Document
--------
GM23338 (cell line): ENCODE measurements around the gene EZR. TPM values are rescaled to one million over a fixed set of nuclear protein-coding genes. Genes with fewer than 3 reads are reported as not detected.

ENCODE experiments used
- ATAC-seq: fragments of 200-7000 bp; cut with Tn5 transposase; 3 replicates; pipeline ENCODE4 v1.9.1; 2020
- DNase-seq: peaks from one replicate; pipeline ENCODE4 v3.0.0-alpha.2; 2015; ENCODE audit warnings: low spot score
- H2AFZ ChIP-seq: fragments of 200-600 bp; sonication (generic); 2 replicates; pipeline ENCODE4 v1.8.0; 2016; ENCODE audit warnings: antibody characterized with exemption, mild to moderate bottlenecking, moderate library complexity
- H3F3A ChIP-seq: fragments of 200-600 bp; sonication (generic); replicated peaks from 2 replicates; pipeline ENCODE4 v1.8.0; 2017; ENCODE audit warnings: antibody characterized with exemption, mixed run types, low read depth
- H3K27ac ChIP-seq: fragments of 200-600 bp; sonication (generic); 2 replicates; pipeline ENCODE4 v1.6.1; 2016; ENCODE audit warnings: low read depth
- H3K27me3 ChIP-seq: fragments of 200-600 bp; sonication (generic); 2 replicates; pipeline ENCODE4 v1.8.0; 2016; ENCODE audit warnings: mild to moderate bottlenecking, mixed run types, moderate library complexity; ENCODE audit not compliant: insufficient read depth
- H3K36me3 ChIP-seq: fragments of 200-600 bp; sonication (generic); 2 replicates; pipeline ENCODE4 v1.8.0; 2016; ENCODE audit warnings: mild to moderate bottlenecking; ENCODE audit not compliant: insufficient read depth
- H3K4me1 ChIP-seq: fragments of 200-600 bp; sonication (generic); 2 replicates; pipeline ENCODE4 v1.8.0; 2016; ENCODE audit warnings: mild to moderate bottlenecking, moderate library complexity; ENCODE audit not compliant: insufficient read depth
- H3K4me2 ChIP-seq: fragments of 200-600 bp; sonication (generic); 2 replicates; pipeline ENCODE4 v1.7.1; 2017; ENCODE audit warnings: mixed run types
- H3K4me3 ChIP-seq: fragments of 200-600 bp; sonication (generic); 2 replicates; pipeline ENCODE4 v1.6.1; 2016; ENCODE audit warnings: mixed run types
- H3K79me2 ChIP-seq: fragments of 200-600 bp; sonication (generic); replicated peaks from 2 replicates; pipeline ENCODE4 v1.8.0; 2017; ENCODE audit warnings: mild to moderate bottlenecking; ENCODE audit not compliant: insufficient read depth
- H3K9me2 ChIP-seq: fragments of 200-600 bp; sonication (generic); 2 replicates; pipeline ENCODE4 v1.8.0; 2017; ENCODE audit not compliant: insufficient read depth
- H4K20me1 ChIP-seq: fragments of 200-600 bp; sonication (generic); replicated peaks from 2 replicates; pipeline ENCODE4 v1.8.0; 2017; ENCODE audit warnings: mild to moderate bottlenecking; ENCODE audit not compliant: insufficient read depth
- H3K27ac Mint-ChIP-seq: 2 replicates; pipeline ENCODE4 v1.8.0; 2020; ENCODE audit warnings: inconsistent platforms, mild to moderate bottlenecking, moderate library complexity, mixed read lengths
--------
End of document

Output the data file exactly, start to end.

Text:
GM23338 (cell line): ENCODE measurements around the gene EZR. TPM values are rescaled to one million over a fixed set of nuclear protein-coding genes. Genes with fewer than 3 reads are reported as not detected.

ENCODE experiments used
- ATAC-seq: fragments of 200-7000 bp; cut with Tn5 transposase; 3 replicates; pipeline ENCODE4 v1.9.1; 2020
- DNase-seq: peaks from one replicate; pipeline ENCODE4 v3.0.0-alpha.2; 2015; ENCODE audit warnings: low spot score
- H2AFZ ChIP-seq: fragments of 200-600 bp; sonication (generic); 2 replicates; pipeline ENCODE4 v1.8.0; 2016; ENCODE audit warnings: antibody characterized with exemption, mild to moderate bottlenecking, moderate library complexity
- H3F3A ChIP-seq: fragments of 200-600 bp; sonication (generic); replicated peaks from 2 replicates; pipeline ENCODE4 v1.8.0; 2017; ENCODE audit warnings: antibody characterized with exemption, mixed run types, low read depth
- H3K27ac ChIP-seq: fragments of 200-600 bp; sonication (generic); 2 replicates; pipeline ENCODE4 v1.6.1; 2016; ENCODE audit warnings: low read depth
- H3K27me3 ChIP-seq: fragments of 200-600 bp; sonication (generic); 2 replicates; pipeline ENCODE4 v1.8.0; 2016; ENCODE audit warnings: mild to moderate bottlenecking, mixed run types, moderate library complexity; ENCODE audit not compliant: insufficient read depth
- H3K36me3 ChIP-seq: fragments of 200-600 bp; sonication (generic); 2 replicates; pipeline ENCODE4 v1.8.0; 2016; ENCODE audit warnings: mild to moderate bottlenecking; ENCODE audit not compliant: insufficient read depth
- H3K4me1 ChIP-seq: fragments of 200-600 bp; sonication (generic); 2 replicates; pipeline ENCODE4 v1.8.0; 2016; ENCODE audit warnings: mild to moderate bottlenecking, moderate library complexity; ENCODE audit not compliant: insufficient read depth
- H3K4me2 ChIP-seq: fragments of 200-600 bp; sonication (generic); 2 replicates; pipeline ENCODE4 v1.7.1; 2017; ENCODE audit warnings: mixed run types
- H3K4me3 ChIP-seq: fragments of 200-600 bp; sonication (generic); 2 replicates; pipeline ENCODE4 v1.6.1; 2016; ENCODE audit warnings: mixed run types
- H3K79me2 ChIP-seq: fragments of 200-600 bp; sonication (generic); replicated peaks from 2 replicates; pipeline ENCODE4 v1.8.0; 2017; ENCODE audit warnings: mild to moderate bottlenecking; ENCODE audit not compliant: insufficient read depth
- H3K9me2 ChIP-seq: fragments of 200-600 bp; sonication (generic); 2 replicates; pipeline ENCODE4 v1.8.0; 2017; ENCODE audit not compliant: insufficient read depth
- H4K20me1 ChIP-seq: fragments of 200-600 bp; sonication (generic); replicated peaks from 2 replicates; pipeline ENCODE4 v1.8.0; 2017; ENCODE audit warnings: mild to moderate bottlenecking; ENCODE audit not compliant: insufficient read depth
- H3K27ac Mint-ChIP-seq: 2 replicates; pipeline ENCODE4 v1.8.0; 2020; ENCODE audit warnings: inconsistent platforms, mild to moderate bottlenecking, moderate library complexity, mixed read lengths